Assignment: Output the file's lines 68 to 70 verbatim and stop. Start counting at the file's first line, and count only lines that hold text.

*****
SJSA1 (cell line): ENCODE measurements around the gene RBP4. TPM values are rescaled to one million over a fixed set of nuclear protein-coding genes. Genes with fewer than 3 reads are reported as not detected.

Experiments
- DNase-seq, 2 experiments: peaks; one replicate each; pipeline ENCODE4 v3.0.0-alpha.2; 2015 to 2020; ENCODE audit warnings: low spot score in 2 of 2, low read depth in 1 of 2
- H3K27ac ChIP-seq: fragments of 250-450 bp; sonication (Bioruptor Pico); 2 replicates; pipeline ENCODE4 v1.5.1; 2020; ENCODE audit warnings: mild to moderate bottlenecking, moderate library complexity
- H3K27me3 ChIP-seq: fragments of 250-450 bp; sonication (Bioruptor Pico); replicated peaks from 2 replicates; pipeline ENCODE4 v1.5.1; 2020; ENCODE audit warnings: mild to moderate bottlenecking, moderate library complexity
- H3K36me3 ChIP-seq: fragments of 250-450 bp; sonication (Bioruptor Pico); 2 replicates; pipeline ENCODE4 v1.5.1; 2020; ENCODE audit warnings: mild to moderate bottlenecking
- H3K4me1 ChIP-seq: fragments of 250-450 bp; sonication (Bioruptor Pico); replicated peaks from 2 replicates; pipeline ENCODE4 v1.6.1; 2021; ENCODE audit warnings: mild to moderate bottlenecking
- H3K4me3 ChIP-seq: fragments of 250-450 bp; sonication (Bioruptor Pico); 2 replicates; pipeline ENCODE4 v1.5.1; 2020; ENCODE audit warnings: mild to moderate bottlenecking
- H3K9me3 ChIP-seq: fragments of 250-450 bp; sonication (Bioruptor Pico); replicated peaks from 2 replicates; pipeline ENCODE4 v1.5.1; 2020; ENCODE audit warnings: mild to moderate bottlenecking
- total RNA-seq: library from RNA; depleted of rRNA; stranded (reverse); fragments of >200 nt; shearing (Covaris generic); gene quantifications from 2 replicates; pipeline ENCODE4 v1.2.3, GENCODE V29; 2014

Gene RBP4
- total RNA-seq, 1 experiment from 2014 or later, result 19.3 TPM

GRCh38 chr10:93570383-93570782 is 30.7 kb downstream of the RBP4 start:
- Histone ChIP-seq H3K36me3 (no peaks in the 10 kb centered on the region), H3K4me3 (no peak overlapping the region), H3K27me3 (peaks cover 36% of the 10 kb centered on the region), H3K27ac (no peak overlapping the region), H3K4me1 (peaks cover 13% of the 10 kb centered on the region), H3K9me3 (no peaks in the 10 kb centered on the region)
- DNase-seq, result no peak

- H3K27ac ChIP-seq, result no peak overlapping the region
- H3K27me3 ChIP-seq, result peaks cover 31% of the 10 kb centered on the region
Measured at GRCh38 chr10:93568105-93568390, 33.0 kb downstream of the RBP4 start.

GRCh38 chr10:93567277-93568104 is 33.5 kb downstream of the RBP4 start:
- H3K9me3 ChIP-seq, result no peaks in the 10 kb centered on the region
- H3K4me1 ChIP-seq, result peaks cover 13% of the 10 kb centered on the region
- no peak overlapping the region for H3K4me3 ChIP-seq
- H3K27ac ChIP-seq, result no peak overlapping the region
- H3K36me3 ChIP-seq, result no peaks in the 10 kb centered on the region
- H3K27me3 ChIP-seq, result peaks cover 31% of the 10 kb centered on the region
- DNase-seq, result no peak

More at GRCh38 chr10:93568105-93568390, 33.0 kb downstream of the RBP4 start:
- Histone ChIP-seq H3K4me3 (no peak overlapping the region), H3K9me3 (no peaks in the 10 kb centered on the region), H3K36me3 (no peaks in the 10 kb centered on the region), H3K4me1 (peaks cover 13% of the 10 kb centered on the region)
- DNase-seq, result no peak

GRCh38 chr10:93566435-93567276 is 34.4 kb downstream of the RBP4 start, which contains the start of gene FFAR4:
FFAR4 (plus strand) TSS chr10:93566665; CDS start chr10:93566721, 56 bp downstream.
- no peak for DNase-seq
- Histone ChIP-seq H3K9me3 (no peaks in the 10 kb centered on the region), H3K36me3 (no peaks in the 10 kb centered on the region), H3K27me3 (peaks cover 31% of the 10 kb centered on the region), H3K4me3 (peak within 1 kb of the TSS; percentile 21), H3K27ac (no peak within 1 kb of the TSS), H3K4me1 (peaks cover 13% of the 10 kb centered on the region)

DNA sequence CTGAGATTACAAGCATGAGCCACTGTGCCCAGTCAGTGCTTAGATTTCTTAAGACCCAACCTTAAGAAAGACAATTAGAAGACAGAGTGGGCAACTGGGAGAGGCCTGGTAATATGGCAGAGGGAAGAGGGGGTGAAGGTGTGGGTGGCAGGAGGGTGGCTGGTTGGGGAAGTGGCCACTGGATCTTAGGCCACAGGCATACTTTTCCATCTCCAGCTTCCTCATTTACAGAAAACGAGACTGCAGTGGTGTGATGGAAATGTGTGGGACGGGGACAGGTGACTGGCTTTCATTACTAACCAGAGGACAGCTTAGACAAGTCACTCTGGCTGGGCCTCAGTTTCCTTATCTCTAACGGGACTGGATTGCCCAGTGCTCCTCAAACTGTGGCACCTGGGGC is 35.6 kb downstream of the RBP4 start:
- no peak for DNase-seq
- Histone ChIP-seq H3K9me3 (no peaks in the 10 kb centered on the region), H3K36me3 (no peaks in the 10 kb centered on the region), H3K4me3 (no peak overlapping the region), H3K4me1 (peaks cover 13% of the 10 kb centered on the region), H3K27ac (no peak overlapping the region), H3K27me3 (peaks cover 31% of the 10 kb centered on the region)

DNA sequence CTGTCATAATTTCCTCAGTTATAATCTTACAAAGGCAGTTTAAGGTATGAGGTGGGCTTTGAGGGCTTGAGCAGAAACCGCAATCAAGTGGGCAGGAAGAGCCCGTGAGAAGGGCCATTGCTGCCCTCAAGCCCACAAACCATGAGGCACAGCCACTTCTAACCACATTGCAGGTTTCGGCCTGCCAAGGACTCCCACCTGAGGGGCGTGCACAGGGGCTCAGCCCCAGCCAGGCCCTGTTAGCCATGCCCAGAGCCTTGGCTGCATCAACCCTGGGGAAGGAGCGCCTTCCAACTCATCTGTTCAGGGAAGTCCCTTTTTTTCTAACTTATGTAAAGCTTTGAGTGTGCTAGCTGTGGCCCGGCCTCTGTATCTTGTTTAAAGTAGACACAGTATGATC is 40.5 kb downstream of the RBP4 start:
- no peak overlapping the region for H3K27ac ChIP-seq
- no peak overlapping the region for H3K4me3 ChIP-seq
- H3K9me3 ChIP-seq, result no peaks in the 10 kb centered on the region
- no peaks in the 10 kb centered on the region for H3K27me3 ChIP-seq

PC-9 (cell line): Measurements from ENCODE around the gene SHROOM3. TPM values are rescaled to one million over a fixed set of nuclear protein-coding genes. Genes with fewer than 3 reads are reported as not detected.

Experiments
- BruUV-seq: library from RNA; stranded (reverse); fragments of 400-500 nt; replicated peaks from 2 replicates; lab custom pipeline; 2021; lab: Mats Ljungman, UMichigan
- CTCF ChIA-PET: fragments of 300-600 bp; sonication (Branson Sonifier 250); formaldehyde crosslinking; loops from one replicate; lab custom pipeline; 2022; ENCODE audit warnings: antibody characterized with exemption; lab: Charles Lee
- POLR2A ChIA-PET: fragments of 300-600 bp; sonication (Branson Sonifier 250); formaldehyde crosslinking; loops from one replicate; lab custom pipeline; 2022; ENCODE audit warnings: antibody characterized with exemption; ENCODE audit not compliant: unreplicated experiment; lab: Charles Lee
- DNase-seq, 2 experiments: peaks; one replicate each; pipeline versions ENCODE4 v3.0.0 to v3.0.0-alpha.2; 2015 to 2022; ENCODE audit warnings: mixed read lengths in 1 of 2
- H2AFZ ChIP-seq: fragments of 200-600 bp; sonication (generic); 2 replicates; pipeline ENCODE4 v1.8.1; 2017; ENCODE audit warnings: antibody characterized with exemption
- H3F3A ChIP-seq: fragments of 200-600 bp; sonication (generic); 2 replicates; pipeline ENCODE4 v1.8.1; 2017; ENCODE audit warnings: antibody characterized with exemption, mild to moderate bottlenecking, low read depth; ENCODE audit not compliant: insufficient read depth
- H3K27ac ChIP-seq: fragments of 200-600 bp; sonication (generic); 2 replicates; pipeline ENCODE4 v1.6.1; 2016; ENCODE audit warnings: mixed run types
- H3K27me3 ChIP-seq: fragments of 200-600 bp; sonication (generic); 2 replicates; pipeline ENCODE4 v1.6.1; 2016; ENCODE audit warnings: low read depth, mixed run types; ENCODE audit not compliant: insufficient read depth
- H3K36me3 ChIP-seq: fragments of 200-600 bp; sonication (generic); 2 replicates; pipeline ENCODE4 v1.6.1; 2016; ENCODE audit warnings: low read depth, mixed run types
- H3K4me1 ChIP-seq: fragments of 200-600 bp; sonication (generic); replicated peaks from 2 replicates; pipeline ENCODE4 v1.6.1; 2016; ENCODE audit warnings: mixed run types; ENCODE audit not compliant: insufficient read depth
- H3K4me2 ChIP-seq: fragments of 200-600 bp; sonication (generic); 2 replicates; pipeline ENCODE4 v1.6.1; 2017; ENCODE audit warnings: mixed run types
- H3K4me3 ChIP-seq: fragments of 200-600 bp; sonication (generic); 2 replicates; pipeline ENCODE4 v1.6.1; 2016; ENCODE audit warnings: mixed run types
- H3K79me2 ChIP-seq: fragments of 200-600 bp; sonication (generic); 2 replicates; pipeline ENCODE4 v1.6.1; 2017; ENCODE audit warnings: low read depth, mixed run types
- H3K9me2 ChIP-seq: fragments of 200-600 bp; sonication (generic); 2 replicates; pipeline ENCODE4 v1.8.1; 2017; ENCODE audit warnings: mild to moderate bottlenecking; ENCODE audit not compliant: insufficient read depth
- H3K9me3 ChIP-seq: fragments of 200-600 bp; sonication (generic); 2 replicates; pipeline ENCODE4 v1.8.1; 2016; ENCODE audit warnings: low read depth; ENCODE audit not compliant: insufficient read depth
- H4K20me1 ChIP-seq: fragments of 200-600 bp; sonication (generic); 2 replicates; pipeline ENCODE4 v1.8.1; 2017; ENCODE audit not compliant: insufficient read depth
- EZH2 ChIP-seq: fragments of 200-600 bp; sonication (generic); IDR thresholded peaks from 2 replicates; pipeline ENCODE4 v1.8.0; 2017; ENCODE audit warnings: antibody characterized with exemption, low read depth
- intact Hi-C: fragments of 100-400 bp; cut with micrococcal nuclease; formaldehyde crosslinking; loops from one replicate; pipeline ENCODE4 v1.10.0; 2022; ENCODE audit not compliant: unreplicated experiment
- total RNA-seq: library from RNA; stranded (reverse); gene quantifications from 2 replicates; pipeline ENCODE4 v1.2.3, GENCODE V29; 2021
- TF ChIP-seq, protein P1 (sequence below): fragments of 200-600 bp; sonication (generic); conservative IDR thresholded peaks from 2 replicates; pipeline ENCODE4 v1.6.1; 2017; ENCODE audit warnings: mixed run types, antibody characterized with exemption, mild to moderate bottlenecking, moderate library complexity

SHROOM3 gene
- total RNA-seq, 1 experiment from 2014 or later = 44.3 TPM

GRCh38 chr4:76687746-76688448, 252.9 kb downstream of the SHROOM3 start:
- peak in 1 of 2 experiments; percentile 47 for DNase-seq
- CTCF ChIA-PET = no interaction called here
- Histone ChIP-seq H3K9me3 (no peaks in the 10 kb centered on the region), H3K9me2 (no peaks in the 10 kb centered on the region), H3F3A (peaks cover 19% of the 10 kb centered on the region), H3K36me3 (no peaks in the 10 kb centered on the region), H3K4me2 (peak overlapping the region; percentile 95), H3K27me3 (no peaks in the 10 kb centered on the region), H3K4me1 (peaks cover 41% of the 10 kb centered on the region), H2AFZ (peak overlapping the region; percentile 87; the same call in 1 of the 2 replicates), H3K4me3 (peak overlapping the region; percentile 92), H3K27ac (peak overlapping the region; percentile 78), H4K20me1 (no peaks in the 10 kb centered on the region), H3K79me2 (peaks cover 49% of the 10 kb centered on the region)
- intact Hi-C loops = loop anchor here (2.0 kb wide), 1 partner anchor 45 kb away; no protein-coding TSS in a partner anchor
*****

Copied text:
- CTCF ChIA-PET = no interaction called here
- Histone ChIP-seq H3K9me3 (no peaks in the 10 kb centered on the region), H3K9me2 (no peaks in the 10 kb centered on the region), H3F3A (peaks cover 19% of the 10 kb centered on the region), H3K36me3 (no peaks in the 10 kb centered on the region), H3K4me2 (peak overlapping the region; percentile 95), H3K27me3 (no peaks in the 10 kb centered on the region), H3K4me1 (peaks cover 41% of the 10 kb centered on the region), H2AFZ (peak overlapping the region; percentile 87; the same call in 1 of the 2 replicates), H3K4me3 (peak overlapping the region; percentile 92), H3K27ac (peak overlapping the region; percentile 78), H4K20me1 (no peaks in the 10 kb centered on the region), H3K79me2 (peaks cover 49% of the 10 kb centered on the region)
- intact Hi-C loops = loop anchor here (2.0 kb wide), 1 partner anchor 45 kb away; no protein-coding TSS in a partner anchor